Elsa F. Kramer
The nationalistic fervor that accompanies military action and the repression of intellectual expression that criticizes government have had a long relationship in the United States. During World War I, for example, national security interests focused on communism. U.S. Attorney General A. Mitchell Palmer warned Americans that "tongues of revolutionary heat were licking the altars of the churches, leaping into the belfry of the school bell, crawling into the sacred corners of American homes, seeking to replace marriage vows with libertine laws, burning up the foundations of society."
Marti Crouch knew from the age of 5 that she wanted to be a botanist. She dreamed of plants when other kids dreamed of animals. Her childhood artwork was all of plants personified with faces.
But there was no room for plants with faces in her rigorous post-Sputnik scientific education. Armed with a Ph.D. from Yale, Crouch came to Indiana in 1979 to teach at IU and research ways to clone soybean genes.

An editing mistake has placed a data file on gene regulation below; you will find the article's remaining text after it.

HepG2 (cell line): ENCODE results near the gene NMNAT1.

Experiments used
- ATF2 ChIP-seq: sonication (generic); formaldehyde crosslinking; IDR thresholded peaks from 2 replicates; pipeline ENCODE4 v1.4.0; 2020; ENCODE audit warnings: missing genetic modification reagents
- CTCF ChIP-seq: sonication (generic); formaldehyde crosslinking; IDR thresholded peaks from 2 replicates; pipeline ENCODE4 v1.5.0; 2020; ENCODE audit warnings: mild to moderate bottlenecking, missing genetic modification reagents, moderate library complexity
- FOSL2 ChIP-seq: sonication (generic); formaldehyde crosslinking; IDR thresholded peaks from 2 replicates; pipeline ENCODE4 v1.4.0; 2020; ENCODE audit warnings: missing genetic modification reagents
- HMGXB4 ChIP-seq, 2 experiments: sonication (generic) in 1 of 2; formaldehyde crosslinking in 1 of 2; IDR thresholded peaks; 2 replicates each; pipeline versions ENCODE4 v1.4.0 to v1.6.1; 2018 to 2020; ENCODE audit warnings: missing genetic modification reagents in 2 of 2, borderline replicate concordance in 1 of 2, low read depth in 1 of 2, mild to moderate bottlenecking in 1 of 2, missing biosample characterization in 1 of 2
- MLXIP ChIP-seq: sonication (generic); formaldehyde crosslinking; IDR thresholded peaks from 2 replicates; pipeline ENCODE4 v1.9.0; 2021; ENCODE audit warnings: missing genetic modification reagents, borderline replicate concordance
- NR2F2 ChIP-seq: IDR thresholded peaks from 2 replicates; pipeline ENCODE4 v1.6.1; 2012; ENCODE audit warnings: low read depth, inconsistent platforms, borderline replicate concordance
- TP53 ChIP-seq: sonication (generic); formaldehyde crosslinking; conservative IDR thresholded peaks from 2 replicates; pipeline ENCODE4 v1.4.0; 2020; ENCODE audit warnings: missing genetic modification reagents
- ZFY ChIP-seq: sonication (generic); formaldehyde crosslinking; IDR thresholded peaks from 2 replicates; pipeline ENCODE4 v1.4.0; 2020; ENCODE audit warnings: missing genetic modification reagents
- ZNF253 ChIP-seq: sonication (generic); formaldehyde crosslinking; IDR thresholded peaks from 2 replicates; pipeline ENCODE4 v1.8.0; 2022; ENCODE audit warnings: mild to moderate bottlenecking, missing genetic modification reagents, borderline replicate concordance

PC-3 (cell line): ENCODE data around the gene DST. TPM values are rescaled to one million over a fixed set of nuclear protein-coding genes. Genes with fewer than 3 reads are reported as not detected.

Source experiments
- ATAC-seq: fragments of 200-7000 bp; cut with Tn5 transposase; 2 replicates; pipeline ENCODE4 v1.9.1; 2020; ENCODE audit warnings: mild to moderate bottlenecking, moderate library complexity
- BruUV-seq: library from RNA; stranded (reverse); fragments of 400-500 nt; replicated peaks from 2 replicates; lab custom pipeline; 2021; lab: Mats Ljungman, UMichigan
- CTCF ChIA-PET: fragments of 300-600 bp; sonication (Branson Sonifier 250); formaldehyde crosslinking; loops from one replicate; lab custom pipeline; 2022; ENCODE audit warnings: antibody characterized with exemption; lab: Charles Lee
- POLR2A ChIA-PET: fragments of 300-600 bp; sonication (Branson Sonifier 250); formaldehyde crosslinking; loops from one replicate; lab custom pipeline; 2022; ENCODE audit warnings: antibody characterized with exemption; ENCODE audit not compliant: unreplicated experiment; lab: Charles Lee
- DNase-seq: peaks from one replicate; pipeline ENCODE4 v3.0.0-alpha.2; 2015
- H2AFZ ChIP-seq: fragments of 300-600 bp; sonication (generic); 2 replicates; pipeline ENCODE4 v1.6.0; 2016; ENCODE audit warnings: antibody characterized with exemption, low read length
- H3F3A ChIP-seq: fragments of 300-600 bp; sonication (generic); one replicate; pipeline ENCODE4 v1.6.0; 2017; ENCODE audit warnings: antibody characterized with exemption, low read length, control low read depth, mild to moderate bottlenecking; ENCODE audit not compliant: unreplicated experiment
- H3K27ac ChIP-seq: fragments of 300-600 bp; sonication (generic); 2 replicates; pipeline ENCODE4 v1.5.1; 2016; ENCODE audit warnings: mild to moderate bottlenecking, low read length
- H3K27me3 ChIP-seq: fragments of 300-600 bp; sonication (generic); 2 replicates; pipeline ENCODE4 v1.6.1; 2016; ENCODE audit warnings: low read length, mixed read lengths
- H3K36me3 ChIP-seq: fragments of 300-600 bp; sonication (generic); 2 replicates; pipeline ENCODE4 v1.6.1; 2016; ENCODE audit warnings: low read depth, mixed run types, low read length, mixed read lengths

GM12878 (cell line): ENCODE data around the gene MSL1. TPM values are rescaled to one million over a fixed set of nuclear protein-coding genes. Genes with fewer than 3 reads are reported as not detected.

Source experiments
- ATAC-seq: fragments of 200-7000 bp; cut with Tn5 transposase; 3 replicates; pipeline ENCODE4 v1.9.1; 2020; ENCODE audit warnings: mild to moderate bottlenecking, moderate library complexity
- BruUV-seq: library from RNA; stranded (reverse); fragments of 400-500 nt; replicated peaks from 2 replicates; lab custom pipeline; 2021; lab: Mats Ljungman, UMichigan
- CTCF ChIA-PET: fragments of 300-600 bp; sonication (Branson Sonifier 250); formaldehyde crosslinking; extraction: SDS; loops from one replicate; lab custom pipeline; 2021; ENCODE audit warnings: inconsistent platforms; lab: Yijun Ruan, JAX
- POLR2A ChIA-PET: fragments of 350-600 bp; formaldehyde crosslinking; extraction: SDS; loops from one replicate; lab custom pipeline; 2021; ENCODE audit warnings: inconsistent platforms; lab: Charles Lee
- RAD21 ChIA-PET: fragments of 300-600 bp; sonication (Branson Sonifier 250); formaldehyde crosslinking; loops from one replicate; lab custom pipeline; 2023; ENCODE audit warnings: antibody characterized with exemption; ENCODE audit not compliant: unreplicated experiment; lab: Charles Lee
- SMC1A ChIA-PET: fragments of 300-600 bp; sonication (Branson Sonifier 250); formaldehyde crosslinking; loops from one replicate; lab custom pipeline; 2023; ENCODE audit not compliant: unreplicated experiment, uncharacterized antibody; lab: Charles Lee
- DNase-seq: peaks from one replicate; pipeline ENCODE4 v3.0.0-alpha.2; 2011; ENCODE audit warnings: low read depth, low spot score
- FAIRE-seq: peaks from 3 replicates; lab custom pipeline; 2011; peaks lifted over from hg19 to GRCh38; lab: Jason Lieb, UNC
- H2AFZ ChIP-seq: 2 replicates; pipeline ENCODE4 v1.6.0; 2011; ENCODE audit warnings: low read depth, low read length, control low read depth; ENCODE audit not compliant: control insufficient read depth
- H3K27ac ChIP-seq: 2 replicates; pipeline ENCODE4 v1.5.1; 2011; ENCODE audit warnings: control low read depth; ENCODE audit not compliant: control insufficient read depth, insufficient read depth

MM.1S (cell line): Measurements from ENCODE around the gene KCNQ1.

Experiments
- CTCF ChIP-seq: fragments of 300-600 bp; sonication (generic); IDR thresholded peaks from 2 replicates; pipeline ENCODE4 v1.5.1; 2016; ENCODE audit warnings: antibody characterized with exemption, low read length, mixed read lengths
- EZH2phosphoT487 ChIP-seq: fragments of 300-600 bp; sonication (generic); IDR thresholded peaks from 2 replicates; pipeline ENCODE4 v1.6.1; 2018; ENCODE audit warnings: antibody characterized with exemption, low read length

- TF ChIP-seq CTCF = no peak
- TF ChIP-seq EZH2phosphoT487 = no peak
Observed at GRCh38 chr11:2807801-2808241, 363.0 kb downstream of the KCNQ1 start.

National census questionnaires in 2000 offered the first opportunity for gay and lesbian couples to have their family relationships acknowledged. The newly edited census form asked the sex and relationship of a respondent to the "main householder." According to GayDemographics.org, more than 10,000 same-sex Hoosier couples identified themselves as unmarried partners. Monroe County led the state in unmarried partners as a percentage of total population.
Yet despite this statistical recognition of diversity in family life, same-sex couples are still denied the right to marry in Indiana. The Indiana Marriage Protection Act defines marriage as a union of one man and one woman only, and also prohibits recognition of same-sex civil unions granted outside Indiana. Authored by State Rep. Woody Burton (R-Greenwood), the Act's passage in 1997, along with similar laws in other states, reaffirmed the federal Defense of Marriage Act (DOMA) passed in 1996.